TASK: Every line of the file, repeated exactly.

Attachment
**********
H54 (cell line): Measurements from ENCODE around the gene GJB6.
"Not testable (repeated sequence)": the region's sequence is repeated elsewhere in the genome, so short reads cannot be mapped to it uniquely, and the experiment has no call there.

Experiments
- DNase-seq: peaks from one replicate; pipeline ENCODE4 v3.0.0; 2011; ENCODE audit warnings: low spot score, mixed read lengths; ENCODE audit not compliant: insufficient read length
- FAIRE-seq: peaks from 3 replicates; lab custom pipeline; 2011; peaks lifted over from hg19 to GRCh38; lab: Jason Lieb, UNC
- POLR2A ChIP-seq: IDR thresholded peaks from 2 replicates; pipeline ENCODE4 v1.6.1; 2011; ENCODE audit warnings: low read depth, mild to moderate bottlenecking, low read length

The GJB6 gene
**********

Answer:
H54 (cell line): Measurements from ENCODE around the gene GJB6.
"Not testable (repeated sequence)": the region's sequence is repeated elsewhere in the genome, so short reads cannot be mapped to it uniquely, and the experiment has no call there.

Experiments
- DNase-seq: peaks from one replicate; pipeline ENCODE4 v3.0.0; 2011; ENCODE audit warnings: low spot score, mixed read lengths; ENCODE audit not compliant: insufficient read length
- FAIRE-seq: peaks from 3 replicates; lab custom pipeline; 2011; peaks lifted over from hg19 to GRCh38; lab: Jason Lieb, UNC
- POLR2A ChIP-seq: IDR thresholded peaks from 2 replicates; pipeline ENCODE4 v1.6.1; 2011; ENCODE audit warnings: low read depth, mild to moderate bottlenecking, low read length

The GJB6 gene